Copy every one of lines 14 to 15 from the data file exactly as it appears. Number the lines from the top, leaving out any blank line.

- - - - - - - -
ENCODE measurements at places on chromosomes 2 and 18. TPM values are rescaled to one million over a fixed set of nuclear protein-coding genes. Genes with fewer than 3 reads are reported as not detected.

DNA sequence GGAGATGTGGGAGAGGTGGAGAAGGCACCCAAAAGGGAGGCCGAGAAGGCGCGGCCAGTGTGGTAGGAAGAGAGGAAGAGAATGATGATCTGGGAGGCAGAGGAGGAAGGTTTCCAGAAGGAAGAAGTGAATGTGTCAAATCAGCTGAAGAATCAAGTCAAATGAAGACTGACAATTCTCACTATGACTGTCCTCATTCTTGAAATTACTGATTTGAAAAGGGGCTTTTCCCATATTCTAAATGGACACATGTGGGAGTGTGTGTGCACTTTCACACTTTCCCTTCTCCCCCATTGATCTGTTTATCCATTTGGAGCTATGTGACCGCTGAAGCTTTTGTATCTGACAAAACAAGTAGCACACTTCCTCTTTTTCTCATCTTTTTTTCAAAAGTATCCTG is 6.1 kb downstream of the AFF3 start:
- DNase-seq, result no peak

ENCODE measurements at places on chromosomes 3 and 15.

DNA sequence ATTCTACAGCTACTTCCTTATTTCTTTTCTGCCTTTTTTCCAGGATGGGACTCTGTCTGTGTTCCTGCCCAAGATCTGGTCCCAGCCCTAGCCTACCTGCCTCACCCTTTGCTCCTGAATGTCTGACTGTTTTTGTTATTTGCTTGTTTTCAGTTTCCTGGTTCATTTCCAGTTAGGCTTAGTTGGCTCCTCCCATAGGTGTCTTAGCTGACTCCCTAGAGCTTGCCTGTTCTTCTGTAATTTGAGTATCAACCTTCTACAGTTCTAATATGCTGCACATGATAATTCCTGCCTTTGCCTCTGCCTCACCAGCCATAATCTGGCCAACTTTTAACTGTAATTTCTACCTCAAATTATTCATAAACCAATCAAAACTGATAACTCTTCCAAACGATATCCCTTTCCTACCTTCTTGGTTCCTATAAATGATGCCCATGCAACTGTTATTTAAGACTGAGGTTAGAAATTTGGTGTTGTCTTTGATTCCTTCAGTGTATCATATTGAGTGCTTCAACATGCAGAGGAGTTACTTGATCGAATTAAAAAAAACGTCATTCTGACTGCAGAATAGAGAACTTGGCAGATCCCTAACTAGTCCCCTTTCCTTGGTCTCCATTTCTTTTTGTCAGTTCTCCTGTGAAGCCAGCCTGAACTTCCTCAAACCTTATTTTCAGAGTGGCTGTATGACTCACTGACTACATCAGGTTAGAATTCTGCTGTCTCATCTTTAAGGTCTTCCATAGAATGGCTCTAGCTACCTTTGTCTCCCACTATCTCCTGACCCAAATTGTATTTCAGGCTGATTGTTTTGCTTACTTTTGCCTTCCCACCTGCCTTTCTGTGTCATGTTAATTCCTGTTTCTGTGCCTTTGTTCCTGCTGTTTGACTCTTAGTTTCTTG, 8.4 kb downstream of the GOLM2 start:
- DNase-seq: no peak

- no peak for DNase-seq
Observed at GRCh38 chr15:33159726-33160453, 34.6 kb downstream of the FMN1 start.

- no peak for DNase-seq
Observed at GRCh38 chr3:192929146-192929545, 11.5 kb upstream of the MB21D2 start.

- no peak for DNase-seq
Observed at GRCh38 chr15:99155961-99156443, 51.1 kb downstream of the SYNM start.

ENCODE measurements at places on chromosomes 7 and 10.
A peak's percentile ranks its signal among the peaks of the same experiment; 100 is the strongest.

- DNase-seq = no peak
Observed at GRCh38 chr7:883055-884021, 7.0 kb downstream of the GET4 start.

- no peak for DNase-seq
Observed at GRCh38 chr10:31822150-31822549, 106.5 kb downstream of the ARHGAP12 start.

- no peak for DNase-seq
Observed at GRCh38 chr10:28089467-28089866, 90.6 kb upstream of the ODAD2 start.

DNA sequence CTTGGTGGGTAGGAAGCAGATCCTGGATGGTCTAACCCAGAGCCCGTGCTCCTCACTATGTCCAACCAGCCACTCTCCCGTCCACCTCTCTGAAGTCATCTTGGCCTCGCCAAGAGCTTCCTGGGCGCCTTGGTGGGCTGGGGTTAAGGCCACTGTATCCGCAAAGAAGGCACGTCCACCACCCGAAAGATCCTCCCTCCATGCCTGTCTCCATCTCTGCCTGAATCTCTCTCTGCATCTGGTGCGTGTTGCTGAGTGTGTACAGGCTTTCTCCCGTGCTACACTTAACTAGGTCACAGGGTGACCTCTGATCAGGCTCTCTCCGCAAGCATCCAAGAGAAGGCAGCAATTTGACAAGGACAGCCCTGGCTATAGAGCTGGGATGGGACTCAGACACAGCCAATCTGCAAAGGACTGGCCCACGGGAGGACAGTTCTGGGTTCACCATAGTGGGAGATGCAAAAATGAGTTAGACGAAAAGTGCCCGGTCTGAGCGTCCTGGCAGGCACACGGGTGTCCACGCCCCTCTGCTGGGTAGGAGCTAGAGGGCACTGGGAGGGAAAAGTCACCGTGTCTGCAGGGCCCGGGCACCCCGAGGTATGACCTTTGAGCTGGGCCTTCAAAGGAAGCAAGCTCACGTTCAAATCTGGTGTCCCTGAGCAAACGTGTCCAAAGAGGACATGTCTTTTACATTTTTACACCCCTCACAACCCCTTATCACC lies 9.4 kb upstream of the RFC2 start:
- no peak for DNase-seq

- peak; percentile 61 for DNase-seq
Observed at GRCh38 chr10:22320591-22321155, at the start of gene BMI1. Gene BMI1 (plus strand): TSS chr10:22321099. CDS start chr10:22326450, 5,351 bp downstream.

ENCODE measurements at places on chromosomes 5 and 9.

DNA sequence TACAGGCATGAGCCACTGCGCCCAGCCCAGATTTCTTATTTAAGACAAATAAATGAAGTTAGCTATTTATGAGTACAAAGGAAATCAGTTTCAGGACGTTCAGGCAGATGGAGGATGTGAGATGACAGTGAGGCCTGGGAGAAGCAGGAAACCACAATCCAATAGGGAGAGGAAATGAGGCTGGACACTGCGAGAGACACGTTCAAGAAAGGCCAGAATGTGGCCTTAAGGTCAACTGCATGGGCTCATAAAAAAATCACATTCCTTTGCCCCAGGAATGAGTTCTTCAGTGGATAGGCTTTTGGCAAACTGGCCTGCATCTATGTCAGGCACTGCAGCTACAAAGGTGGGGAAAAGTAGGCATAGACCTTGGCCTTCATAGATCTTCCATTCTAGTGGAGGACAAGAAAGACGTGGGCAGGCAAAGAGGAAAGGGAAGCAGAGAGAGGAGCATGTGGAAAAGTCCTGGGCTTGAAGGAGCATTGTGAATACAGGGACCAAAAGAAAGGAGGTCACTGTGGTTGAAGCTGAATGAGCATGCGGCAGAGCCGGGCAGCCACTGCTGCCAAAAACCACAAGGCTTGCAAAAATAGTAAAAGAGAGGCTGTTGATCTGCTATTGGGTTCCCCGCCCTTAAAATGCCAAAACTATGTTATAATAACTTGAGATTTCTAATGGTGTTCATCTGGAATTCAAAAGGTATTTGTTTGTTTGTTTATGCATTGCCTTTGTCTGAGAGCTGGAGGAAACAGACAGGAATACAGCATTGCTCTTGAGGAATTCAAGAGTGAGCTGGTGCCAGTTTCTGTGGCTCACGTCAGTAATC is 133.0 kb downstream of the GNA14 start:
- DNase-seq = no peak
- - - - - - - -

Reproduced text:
A peak's percentile ranks its signal among the peaks of the same experiment; 100 is the strongest.

- DNase-seq = no peak